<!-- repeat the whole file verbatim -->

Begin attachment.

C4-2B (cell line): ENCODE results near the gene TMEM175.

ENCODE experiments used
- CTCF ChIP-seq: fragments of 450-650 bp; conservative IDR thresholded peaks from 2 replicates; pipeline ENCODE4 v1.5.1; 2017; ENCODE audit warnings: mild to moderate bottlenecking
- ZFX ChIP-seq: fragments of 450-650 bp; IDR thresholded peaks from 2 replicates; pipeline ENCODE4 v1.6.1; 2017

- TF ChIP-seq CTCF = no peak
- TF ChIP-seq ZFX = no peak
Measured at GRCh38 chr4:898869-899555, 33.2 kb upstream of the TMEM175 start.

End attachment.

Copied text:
C4-2B (cell line): ENCODE results near the gene TMEM175.

ENCODE experiments used
- CTCF ChIP-seq: fragments of 450-650 bp; conservative IDR thresholded peaks from 2 replicates; pipeline ENCODE4 v1.5.1; 2017; ENCODE audit warnings: mild to moderate bottlenecking
- ZFX ChIP-seq: fragments of 450-650 bp; IDR thresholded peaks from 2 replicates; pipeline ENCODE4 v1.6.1; 2017

- TF ChIP-seq CTCF = no peak
- TF ChIP-seq ZFX = no peak
Measured at GRCh38 chr4:898869-899555, 33.2 kb upstream of the TMEM175 start.